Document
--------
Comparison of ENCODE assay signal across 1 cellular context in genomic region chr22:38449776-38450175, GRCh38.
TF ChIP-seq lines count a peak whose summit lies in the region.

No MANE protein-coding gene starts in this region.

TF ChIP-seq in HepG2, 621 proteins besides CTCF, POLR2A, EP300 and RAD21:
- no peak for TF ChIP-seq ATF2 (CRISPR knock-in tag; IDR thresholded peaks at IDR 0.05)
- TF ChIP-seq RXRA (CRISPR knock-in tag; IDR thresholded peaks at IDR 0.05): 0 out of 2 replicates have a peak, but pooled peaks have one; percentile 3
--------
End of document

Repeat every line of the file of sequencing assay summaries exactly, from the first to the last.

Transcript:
Comparison of ENCODE assay signal across 1 cellular context in genomic region chr22:38449776-38450175, GRCh38.
TF ChIP-seq lines count a peak whose summit lies in the region.

No MANE protein-coding gene starts in this region.

TF ChIP-seq in HepG2, 621 proteins besides CTCF, POLR2A, EP300 and RAD21:
- no peak for TF ChIP-seq ATF2 (CRISPR knock-in tag; IDR thresholded peaks at IDR 0.05)
- TF ChIP-seq RXRA (CRISPR knock-in tag; IDR thresholded peaks at IDR 0.05): 0 out of 2 replicates have a peak, but pooled peaks have one; percentile 3